INTRODUCTION: The American special envoy in the Middle East, Philip Habib, is continuing his talks with both Syrian and israeli leaders.
GV (MUTE) Assad and Habib meeting in Damascus. (2 SHOTS)
GVs UN forces on Golan Heights. (3 SHOTS)
SVs Begin and Habib meeting in Jerusalem.
Israel faces an election in six weeks. Mr. Begin is believed to want a resolution before then to enhance his popularity. With no concession from Syria, he may be forced to take military action. But a ground assault could involve high casualties, and even an air attack would not be risk free. Any attack that involved high casualties would almost certainly harm his chances, but failure to achieve a solution, leading to loss of face, would be equally damaging.
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Background: INTRODUCTION: The American special envoy in the Middle East, Philip Habib, is continuing his talks with both Syrian and israeli leaders. Earlier on Tuesday (19 May) he had talks with Syrian President Hafez al-Assad and other Syrian officials. Later he returned to Jerusalem for further talks with the Israeli Prime Minister Menachem Begin. Mr. Habib was believed to be carrying modified proposals to end the dispute over the placement of Syrian missiles in Lebanon. Even as he arrived, Israeli leaders were making new, tough statements.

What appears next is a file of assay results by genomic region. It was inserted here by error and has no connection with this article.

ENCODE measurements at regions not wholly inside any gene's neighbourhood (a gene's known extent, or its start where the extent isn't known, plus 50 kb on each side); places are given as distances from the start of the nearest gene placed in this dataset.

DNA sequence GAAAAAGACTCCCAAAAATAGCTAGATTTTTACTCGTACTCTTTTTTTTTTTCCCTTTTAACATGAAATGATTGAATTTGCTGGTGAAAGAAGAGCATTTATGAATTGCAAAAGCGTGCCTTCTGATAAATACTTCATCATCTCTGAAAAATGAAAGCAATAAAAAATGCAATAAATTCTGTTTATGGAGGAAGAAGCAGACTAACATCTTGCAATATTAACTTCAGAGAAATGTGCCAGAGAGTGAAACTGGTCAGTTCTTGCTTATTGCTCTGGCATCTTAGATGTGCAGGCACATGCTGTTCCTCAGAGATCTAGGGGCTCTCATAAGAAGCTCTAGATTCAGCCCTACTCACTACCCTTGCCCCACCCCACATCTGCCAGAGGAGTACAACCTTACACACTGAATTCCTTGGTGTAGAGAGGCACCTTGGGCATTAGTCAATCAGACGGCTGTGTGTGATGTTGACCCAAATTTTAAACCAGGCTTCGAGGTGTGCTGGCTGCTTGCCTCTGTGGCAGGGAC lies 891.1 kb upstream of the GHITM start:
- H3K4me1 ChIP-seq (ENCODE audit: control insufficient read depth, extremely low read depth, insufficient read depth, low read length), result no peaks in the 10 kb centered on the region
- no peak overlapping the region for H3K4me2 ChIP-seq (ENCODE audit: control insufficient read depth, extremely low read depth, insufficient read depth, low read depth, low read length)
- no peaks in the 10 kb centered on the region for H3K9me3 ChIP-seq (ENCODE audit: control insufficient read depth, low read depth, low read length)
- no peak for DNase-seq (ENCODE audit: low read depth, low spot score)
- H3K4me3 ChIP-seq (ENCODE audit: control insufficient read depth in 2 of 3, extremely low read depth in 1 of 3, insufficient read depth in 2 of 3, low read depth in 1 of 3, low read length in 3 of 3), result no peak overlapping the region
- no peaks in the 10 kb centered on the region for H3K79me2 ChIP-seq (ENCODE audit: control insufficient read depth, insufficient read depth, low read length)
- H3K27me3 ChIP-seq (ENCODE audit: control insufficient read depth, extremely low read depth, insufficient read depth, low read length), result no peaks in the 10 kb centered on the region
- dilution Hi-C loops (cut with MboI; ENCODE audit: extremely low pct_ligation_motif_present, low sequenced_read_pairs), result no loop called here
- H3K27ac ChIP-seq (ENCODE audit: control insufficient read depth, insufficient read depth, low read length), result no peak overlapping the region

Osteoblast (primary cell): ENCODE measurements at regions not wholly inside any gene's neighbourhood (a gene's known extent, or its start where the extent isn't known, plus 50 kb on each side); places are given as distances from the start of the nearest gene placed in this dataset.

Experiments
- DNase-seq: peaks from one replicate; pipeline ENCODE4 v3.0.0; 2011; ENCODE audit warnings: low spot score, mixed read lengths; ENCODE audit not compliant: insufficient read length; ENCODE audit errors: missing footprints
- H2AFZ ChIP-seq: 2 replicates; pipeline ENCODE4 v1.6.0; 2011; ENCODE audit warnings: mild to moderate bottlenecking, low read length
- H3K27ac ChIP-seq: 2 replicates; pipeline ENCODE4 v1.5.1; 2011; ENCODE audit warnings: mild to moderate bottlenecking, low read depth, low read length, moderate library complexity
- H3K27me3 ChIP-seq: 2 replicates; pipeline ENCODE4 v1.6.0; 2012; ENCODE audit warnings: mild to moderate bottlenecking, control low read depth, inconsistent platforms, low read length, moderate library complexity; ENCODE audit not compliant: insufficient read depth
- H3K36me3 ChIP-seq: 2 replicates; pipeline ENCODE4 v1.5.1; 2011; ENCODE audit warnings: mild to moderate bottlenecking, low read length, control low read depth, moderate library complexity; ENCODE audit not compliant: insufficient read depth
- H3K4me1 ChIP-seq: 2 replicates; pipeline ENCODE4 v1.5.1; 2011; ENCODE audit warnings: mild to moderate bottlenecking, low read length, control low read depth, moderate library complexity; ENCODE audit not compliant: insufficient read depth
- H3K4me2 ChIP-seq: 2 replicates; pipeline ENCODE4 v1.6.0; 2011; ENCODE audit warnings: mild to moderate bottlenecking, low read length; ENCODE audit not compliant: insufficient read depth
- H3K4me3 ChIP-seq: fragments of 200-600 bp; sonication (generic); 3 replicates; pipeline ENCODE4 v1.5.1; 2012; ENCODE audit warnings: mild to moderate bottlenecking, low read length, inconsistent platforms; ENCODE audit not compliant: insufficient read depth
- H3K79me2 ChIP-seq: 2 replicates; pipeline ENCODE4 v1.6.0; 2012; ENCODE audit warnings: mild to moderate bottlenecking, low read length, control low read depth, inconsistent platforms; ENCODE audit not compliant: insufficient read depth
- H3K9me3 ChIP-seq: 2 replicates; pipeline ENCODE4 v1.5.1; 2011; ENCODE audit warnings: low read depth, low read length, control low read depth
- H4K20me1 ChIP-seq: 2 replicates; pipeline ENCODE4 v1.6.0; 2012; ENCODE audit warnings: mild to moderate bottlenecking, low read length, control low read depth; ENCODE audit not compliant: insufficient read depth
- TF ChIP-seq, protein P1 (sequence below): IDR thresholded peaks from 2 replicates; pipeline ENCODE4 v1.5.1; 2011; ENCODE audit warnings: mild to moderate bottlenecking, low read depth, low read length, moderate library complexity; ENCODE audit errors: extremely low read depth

SYNOPSIS: Mr. Habib was believed to be offering President Assad a modified plan under which Syrian missiles would be withdrawn gradually. But an official newspaper said Syria would make no concessions.
The missile issue has brought Israel and Syria to the brink of war. Here in the Golan Heights, United Nations forces keep the two sides apart. But, as in previous encounters, they could do little if serious hostilities began.
Mr. Begin has said the missiles must not remain. With no concessions from either side, the situation can only become more tense. But Mr. Habib hopes that even if he can't bring peace, he might be able to stave off war.